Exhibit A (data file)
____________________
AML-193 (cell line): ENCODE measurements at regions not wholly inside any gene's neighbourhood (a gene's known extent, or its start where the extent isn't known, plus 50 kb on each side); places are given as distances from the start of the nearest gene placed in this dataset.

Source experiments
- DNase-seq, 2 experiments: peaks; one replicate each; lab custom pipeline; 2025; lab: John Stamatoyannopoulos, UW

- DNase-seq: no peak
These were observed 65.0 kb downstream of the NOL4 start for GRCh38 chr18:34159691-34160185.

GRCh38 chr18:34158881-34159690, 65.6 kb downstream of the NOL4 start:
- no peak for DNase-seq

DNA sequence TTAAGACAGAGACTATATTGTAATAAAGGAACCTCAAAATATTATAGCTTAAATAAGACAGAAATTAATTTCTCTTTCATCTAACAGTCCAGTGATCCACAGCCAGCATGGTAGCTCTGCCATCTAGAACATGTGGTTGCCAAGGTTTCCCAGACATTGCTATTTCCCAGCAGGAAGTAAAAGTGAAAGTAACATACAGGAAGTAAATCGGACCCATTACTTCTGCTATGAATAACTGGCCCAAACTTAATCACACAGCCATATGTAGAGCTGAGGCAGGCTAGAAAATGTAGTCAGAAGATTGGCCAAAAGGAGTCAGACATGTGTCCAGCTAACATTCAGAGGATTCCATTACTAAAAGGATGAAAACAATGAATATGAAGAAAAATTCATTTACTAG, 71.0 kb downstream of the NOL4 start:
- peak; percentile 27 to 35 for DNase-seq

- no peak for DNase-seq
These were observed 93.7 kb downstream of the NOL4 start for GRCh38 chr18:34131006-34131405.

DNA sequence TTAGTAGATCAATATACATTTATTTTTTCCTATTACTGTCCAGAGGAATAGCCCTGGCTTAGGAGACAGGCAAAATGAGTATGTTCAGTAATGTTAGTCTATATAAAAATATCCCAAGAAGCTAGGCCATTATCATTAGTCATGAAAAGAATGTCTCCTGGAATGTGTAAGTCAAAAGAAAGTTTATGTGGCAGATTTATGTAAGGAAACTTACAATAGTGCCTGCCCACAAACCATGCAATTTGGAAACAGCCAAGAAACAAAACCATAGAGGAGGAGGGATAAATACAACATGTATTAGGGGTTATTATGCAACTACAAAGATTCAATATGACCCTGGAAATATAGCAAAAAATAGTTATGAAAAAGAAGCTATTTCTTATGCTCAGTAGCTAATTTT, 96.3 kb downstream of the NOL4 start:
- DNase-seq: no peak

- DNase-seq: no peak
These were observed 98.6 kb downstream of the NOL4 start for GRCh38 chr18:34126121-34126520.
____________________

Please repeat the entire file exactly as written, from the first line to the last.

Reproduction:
AML-193 (cell line): ENCODE measurements at regions not wholly inside any gene's neighbourhood (a gene's known extent, or its start where the extent isn't known, plus 50 kb on each side); places are given as distances from the start of the nearest gene placed in this dataset.

Source experiments
- DNase-seq, 2 experiments: peaks; one replicate each; lab custom pipeline; 2025; lab: John Stamatoyannopoulos, UW

- DNase-seq: no peak
These were observed 65.0 kb downstream of the NOL4 start for GRCh38 chr18:34159691-34160185.

GRCh38 chr18:34158881-34159690, 65.6 kb downstream of the NOL4 start:
- no peak for DNase-seq

DNA sequence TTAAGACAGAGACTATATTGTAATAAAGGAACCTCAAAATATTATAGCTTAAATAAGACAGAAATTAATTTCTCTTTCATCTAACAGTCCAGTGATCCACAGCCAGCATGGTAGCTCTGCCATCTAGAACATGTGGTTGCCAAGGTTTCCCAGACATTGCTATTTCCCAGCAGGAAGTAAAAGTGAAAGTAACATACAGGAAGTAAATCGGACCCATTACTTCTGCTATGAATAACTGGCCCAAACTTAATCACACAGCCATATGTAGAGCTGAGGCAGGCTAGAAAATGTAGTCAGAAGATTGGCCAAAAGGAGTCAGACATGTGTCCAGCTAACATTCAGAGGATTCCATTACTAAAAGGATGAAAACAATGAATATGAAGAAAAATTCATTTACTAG, 71.0 kb downstream of the NOL4 start:
- peak; percentile 27 to 35 for DNase-seq

- no peak for DNase-seq
These were observed 93.7 kb downstream of the NOL4 start for GRCh38 chr18:34131006-34131405.

DNA sequence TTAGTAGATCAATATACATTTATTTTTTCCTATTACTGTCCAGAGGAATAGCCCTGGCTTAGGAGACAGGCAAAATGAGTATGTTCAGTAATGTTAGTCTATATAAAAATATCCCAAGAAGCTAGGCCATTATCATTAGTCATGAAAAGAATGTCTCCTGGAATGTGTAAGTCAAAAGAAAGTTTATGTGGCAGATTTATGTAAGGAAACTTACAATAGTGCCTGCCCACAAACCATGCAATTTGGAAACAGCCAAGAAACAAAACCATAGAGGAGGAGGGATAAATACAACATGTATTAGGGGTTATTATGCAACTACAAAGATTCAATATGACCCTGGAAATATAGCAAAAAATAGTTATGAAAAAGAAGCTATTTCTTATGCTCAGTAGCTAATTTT, 96.3 kb downstream of the NOL4 start:
- DNase-seq: no peak

- DNase-seq: no peak
These were observed 98.6 kb downstream of the NOL4 start for GRCh38 chr18:34126121-34126520.